Discussion: (0 comments)
There are no comments available.
A fresh Obamacare outrage
View related content: Economics Aging
If you like your doctor, you can keep her — unless you’re poor or disabled.
The latest installment of ObamaCare is a scheme that’s uprooting the elderly poor and disabled who get care under Medicare and herding many into state-run Medicaid plans.
All of these folks are dually eligible for both Medicare and Medicaid; they are low-income people who are elderly or have disabilities. But it’s hard to see how they’ll be better off in bare-bones, and sometimes poorly-run state Medicaid plans than by getting access to Medicare options they were entitled to before ObamaCare.
The crux of the new policy is a “demonstration” program under ObamaCare. Starting in January in some states, it will turn over management of these “dual eligibles,” along with the money that the federal government was spending on their medical care.“ObamaCare is treating the poor and disabled as one big group in shuttling them into state Medicaid plans.” — Scott Gottlieb
States that want to move their poor and disabled Medicare recipients into state plans must submit their proposals by June. Some are jumping at the chance to capture federal Medicare dollars for their Medicaid programs.
Some states have already said they plan to automatically place these folks in existing Medicaid plans — which often aren’t equipped to serve an older, sicker group of patients. That will mean big savings for the state and worse care for the vulnerable.
New York hopes to move most of its 700,000 “duals” into a capitated managed-care model — that is, HMO-style care. It aims to enroll the bulk of the elderly poor and disabled by 2015. California plans to move up to 1.1 million duals into its state-run Medicaid managed-care system.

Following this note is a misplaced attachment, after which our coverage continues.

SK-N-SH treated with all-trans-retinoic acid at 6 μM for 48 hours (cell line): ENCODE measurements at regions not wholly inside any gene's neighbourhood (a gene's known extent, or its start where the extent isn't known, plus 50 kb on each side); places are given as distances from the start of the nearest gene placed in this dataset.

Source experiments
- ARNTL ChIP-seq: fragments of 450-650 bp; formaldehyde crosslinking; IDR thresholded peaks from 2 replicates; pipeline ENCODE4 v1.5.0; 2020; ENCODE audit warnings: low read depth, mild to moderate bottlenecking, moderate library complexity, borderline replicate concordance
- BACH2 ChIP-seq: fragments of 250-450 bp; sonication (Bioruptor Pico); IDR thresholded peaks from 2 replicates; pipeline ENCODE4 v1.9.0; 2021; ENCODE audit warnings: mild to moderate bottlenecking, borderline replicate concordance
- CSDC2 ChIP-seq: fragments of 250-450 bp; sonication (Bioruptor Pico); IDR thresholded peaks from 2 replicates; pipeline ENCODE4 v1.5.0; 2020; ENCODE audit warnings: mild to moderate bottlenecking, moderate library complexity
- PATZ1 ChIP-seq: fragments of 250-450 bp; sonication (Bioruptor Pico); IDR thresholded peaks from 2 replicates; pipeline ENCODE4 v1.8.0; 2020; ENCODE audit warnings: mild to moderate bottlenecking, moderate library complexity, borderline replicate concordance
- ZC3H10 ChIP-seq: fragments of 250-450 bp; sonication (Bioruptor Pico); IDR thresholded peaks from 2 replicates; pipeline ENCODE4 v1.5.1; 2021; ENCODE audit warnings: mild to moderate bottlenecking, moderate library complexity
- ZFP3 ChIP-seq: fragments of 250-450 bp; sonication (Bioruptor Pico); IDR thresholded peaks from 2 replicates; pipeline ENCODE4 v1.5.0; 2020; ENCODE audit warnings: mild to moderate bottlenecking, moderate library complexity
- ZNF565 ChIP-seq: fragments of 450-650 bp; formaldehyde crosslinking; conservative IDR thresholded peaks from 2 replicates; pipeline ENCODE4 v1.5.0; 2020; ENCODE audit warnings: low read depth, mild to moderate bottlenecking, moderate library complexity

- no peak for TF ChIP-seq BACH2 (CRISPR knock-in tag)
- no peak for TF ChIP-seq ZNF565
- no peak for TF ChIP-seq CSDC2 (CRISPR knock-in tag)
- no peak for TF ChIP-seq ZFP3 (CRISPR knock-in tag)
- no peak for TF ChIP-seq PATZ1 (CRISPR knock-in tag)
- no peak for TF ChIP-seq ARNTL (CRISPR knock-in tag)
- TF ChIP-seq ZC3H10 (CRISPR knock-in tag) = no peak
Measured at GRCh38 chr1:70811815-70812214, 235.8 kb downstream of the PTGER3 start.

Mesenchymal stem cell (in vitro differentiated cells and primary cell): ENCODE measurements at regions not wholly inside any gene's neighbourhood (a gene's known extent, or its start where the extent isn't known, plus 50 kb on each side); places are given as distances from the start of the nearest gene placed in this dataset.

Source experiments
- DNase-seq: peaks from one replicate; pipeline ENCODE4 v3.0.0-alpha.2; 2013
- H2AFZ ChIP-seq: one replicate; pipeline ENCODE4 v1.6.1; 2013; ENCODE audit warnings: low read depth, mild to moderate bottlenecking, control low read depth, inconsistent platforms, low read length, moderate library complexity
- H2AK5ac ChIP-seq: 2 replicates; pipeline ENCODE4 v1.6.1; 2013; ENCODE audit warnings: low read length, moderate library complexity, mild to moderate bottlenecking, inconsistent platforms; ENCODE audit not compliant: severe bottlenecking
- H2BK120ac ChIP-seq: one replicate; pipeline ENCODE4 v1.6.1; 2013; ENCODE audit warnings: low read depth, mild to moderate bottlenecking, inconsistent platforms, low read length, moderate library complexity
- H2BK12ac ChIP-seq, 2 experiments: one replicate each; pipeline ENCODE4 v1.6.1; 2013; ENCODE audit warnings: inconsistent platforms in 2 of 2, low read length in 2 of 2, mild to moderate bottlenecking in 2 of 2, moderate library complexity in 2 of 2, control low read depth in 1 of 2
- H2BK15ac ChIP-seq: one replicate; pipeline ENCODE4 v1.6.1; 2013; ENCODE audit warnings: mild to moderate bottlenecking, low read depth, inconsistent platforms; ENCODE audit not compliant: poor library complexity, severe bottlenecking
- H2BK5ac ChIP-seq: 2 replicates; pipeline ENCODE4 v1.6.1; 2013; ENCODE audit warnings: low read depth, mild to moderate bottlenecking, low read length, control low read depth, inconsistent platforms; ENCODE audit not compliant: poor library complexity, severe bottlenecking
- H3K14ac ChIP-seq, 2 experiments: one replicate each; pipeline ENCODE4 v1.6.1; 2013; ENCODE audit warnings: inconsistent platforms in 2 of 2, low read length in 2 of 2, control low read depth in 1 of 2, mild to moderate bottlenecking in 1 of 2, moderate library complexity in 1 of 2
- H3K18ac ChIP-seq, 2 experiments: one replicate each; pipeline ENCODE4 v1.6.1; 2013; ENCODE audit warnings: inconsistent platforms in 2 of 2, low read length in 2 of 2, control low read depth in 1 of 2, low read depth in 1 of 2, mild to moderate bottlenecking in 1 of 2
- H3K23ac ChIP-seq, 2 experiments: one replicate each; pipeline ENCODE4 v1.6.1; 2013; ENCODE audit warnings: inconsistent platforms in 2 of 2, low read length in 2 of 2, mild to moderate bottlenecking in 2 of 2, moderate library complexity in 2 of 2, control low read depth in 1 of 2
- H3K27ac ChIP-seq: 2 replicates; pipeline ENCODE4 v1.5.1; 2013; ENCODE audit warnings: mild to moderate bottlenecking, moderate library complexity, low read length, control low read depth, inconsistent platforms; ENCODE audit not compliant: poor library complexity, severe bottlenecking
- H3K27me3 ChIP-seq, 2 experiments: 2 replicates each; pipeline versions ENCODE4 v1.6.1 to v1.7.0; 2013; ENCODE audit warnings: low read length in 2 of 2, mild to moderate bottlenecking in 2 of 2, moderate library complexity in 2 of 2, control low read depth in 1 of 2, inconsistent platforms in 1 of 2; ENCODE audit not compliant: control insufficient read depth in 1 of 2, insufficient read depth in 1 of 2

Real money is shifting around here. Wall Street estimates the entire “dual eligible” market at $350 billion a year. No surprise, Wall Street is bidding up the stocks of Medicaid HMOs on the expectation that many of these patients will end up in such plans.
Care is likely to suffer. Many of these elderly poor also suffer from a lot of chronic ailments like diabetes and lung disease. Although these 9 million “duals” comprise only 18 percent of people on Medicare, they account for about a third of all Medicare costs. The idea is that the states will be better able to more closely manage their costly health-care needs.
Strange: ObamaCare is treating the poor and disabled as one big group in shuttling them into state Medicaid plans. But these people have diverse medical problems, and have been most successfully served by Medicare programs that tailored services to their specific needs.
Indeed, many dualswouldhave been eligible for better-run, better-financed Medicare Advantage plans that already exist in the Medicare program, or for Medicare “Special Needs” plans designed to serve these vulnerable patients. Now they’ll be funneled into state Medicaid HMOs instead.
The federal Medicare agency won’t reveal how much it’s paying states to care for each of these “dually eligible” seniors — the ObamaCare law specifically empowers it to keep the data secret. Nor do we know how much of that federal money states will get to keep if they do lower the cost of caring for these patients.
But the real goal seems to be propping up state Medicaid programs.
Medicaid, after all, is essential to the underpinnings of ObamaCare. Up to 20 million of the “newly insured” under Obamacare are being put into the Medicaid program, and Medicaid plans will form the scaffold for the insurance offered in the ObamaCare exchanges.
The Medicare actuary now estimates that ObamaCare will raise the number of people on Medicaid 40 percent by 2016 — to more than 80 million Americans. That new estimate shows a 50 percent greater rise in Medicaid enrollment than what the Congressional Budget Office projected when President Obama signed the bill two years ago.
Yet Medicaid is a broken program. It pays providers at such low rates that many patients can’t get access to timely care. The “duals” gambit looks like an effort to shore up Medicaid by subsidizing it with Medicare dollars.
It’s another case of how ObamaCare is designed to serve the existing health-care system, rather than transforming it to meet the needs of individual patients.
Scott Gottlieb is a resident fellow at AEI.
There are no comments available.
1150 17th Street, N.W. Washington, D.C. 20036
© 2016 American Enterprise Institute for Public Policy Research